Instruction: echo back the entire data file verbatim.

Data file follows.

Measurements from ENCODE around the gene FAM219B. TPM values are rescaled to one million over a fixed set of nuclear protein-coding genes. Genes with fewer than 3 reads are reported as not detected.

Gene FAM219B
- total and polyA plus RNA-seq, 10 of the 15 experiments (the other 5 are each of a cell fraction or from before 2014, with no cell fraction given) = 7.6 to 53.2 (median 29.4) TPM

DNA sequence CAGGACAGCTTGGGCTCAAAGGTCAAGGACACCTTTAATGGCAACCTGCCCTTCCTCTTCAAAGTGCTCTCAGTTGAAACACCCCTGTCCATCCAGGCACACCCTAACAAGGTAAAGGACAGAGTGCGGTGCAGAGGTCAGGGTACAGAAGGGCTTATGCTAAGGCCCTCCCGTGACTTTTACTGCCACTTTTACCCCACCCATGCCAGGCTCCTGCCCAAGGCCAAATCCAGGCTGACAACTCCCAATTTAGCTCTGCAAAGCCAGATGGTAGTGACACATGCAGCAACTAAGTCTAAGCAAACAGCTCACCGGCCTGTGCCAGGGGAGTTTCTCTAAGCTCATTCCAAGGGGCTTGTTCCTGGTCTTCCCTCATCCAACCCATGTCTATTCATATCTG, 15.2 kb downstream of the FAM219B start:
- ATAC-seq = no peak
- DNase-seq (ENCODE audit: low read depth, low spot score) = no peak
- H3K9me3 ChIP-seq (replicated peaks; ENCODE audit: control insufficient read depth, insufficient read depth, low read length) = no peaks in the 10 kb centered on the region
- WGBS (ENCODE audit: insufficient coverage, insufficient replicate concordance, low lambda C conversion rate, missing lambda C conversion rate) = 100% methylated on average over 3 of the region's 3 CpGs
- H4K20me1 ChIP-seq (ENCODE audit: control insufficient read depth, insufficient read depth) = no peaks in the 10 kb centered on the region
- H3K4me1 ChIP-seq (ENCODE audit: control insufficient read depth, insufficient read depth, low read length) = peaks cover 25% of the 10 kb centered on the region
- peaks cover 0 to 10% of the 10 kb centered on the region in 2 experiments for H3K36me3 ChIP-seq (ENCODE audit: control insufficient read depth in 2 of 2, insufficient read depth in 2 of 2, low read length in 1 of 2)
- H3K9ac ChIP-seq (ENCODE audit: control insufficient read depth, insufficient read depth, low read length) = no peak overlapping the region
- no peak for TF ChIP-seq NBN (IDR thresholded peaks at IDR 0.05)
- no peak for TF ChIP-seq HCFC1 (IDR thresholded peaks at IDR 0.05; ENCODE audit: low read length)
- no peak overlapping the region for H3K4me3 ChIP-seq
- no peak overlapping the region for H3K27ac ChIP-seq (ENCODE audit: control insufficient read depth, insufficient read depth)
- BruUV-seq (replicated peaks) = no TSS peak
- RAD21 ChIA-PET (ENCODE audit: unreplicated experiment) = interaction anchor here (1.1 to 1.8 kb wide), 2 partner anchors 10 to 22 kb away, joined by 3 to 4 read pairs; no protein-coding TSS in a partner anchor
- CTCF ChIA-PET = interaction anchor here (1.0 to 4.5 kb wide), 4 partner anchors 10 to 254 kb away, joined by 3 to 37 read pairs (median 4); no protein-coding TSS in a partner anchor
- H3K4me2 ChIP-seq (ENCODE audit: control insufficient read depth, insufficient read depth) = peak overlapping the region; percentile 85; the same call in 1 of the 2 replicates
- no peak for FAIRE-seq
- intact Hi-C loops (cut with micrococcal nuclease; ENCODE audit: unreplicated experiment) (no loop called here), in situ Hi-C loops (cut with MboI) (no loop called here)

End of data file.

Measurements from ENCODE around the gene FAM219B. TPM values are rescaled to one million over a fixed set of nuclear protein-coding genes. Genes with fewer than 3 reads are reported as not detected.

Gene FAM219B
- total and polyA plus RNA-seq, 10 of the 15 experiments (the other 5 are each of a cell fraction or from before 2014, with no cell fraction given) = 7.6 to 53.2 (median 29.4) TPM

DNA sequence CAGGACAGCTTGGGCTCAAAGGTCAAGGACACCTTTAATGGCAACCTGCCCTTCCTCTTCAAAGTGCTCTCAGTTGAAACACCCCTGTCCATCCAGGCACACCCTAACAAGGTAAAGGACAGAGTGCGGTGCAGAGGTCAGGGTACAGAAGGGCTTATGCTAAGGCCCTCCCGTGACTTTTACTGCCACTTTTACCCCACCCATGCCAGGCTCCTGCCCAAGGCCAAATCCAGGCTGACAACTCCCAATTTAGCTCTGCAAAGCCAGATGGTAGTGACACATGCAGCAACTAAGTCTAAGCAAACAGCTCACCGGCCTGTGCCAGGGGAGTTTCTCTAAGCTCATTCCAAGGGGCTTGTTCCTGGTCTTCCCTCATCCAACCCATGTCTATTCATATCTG, 15.2 kb downstream of the FAM219B start:
- ATAC-seq = no peak
- DNase-seq (ENCODE audit: low read depth, low spot score) = no peak
- H3K9me3 ChIP-seq (replicated peaks; ENCODE audit: control insufficient read depth, insufficient read depth, low read length) = no peaks in the 10 kb centered on the region
- WGBS (ENCODE audit: insufficient coverage, insufficient replicate concordance, low lambda C conversion rate, missing lambda C conversion rate) = 100% methylated on average over 3 of the region's 3 CpGs
- H4K20me1 ChIP-seq (ENCODE audit: control insufficient read depth, insufficient read depth) = no peaks in the 10 kb centered on the region
- H3K4me1 ChIP-seq (ENCODE audit: control insufficient read depth, insufficient read depth, low read length) = peaks cover 25% of the 10 kb centered on the region
- peaks cover 0 to 10% of the 10 kb centered on the region in 2 experiments for H3K36me3 ChIP-seq (ENCODE audit: control insufficient read depth in 2 of 2, insufficient read depth in 2 of 2, low read length in 1 of 2)
- H3K9ac ChIP-seq (ENCODE audit: control insufficient read depth, insufficient read depth, low read length) = no peak overlapping the region
- no peak for TF ChIP-seq NBN (IDR thresholded peaks at IDR 0.05)
- no peak for TF ChIP-seq HCFC1 (IDR thresholded peaks at IDR 0.05; ENCODE audit: low read length)
- no peak overlapping the region for H3K4me3 ChIP-seq
- no peak overlapping the region for H3K27ac ChIP-seq (ENCODE audit: control insufficient read depth, insufficient read depth)
- BruUV-seq (replicated peaks) = no TSS peak
- RAD21 ChIA-PET (ENCODE audit: unreplicated experiment) = interaction anchor here (1.1 to 1.8 kb wide), 2 partner anchors 10 to 22 kb away, joined by 3 to 4 read pairs; no protein-coding TSS in a partner anchor
- CTCF ChIA-PET = interaction anchor here (1.0 to 4.5 kb wide), 4 partner anchors 10 to 254 kb away, joined by 3 to 37 read pairs (median 4); no protein-coding TSS in a partner anchor
- H3K4me2 ChIP-seq (ENCODE audit: control insufficient read depth, insufficient read depth) = peak overlapping the region; percentile 85; the same call in 1 of the 2 replicates
- no peak for FAIRE-seq
- intact Hi-C loops (cut with micrococcal nuclease; ENCODE audit: unreplicated experiment) (no loop called here), in situ Hi-C loops (cut with MboI) (no loop called here)